The unemployment rate in the Caribbean and Latin America jumped to 8.1 percent in 2016 to 23 million, the highest in a decade, according to the 2016 Labour Overview of Latin America and the Caribbean published by the International Labour Organization (ILO) Regional Office.
The 1.5 percent increase over 2015 means an additional five million people joined the ranks of unemployment this year, the ILO said.
“The labour scenario in the region worsened in 2016. There has been a sharp increase in unemployment, informality is increasing and the quality of employment has deteriorated,” said ILO Regional Director for Latin America and the Caribbean José Manuel Salazar in the executive summary.
While not giving a breakdown of the unemployment rate in individual countries, Salazar said there were significant differences among countries and between sub-regions.
In any event, he added, on average 2016 was “the worst year in a decade in terms of both economic growth and the unemployment rate” for the region.
Worryingly for the United Nations agency, the situation is likely to get even worse next year, with unemployment predicted to reach 8.4 per cent.
This could be compounded by “a reversal in some of the labour-related progress achieved in the region in the previous decade” over the past two years, Salazar said.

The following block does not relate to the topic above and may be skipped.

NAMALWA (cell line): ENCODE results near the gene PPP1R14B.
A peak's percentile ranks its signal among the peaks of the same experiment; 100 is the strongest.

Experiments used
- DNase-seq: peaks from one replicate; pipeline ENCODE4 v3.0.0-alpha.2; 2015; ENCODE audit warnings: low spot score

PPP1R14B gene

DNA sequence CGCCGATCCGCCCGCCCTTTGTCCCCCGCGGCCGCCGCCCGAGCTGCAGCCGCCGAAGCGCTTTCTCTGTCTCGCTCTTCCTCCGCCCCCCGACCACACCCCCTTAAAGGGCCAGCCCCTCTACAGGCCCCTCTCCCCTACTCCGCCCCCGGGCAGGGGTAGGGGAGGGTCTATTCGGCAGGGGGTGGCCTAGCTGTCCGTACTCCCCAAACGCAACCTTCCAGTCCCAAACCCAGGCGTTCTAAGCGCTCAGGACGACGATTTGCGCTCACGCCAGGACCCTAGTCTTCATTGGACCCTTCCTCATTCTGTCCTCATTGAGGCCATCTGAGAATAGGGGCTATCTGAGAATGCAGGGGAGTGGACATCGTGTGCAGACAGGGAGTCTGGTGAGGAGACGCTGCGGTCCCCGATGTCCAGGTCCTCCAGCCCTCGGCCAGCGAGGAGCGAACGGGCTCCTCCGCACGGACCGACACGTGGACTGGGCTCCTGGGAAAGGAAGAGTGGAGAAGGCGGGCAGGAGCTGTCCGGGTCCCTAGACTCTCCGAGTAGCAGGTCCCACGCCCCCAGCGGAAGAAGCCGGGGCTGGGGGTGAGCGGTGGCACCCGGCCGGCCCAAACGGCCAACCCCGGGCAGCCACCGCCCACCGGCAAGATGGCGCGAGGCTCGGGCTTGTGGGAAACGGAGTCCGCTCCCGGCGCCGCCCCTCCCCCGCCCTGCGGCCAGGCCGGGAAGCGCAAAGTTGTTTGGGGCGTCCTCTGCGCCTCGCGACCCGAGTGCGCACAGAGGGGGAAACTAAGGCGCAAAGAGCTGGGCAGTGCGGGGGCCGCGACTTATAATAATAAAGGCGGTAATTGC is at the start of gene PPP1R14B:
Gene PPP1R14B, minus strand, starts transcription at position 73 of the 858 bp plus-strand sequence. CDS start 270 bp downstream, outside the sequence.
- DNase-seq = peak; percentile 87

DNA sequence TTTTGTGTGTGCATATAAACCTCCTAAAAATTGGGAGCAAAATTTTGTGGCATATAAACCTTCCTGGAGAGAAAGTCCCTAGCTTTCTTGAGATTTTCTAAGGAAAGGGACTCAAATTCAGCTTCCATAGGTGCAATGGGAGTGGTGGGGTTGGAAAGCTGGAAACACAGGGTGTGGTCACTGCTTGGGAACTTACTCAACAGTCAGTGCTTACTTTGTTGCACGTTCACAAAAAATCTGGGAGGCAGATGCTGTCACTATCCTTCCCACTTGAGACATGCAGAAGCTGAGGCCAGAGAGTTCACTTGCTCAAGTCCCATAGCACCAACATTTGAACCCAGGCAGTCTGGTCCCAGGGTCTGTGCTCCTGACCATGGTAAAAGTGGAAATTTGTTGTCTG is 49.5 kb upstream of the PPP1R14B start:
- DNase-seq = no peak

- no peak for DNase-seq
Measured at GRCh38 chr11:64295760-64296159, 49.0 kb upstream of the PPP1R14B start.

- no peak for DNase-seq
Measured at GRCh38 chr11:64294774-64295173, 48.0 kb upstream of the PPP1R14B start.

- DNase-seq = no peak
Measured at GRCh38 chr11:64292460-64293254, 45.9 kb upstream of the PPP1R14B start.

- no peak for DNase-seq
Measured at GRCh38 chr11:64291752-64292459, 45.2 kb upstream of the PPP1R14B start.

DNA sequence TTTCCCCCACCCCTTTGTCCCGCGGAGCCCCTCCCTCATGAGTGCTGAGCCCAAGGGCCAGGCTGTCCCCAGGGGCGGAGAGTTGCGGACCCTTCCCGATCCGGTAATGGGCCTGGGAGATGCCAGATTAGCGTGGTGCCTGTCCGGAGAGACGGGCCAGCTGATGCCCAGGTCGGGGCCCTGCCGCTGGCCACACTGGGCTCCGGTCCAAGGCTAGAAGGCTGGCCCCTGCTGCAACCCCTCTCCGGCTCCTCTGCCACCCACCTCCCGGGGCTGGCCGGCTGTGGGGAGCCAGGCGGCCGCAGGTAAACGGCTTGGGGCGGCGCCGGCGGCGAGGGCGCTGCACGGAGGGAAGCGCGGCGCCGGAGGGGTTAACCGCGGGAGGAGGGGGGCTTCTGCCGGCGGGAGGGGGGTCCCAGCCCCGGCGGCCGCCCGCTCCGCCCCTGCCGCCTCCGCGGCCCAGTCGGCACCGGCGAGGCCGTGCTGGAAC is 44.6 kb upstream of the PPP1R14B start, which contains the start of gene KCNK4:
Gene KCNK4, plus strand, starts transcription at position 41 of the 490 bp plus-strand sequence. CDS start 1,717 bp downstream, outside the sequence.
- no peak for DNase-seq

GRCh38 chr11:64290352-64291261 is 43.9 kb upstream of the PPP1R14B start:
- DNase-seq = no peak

“Although with different combinations and degrees of urgency, the countries of Latin America and the Caribbean face a dual challenge: on the one hand to design short-term responses to mitigate the negative social and labour impacts of the deceleration and return to a growth path, and on the other to take action to address the structural problems of low productivity and the lack of productive diversification”, Salazar said.
According to the report, the unemployment rate was up in 13 of the 19 reporting countries as of the third quarter of the year, with more women –– a 1.9 per cent rise to 9.8 per cent –– out of work than men.
The data also showed that unemployment increased nearly three percentage points among young people up to age 25, raising the total youth unemployment rate to 18.3 percent, also the highest in a decade.
Also troubling to the tripartite agency was the rise in informal employment.
“We estimate that some 134 million workers are in informal employment, a persistent phenomenon in our region, which poses a major challenge for policymakers”, said Juan Chacaltana, ILO’s regional specialist on employment, who coordinated the preparation of this 2016 Labour Overview.
In the report, the ILO said there were other indicators of deterioration in the quality of employment, including a 0.7 per cent fall in registered employment, and a 0.5 percent increase in self-employment “associated with lower-quality working conditions”.
The report also noted that real average wages decreased by 1.3 percent in 2015, and the trend was expected to continue this year based on data from eight countries as of the end of September, which show a decrease in wages in the registered or formal sector.
However, real minimum wages increased by an average of 4.4 percent, with 14 of the 16 reporting countries recording rises as a result of efforts to raise minimum wages above the inflation rate.
As at July 2016, the unemployment rate in Barbados stood at about 10.1 percent.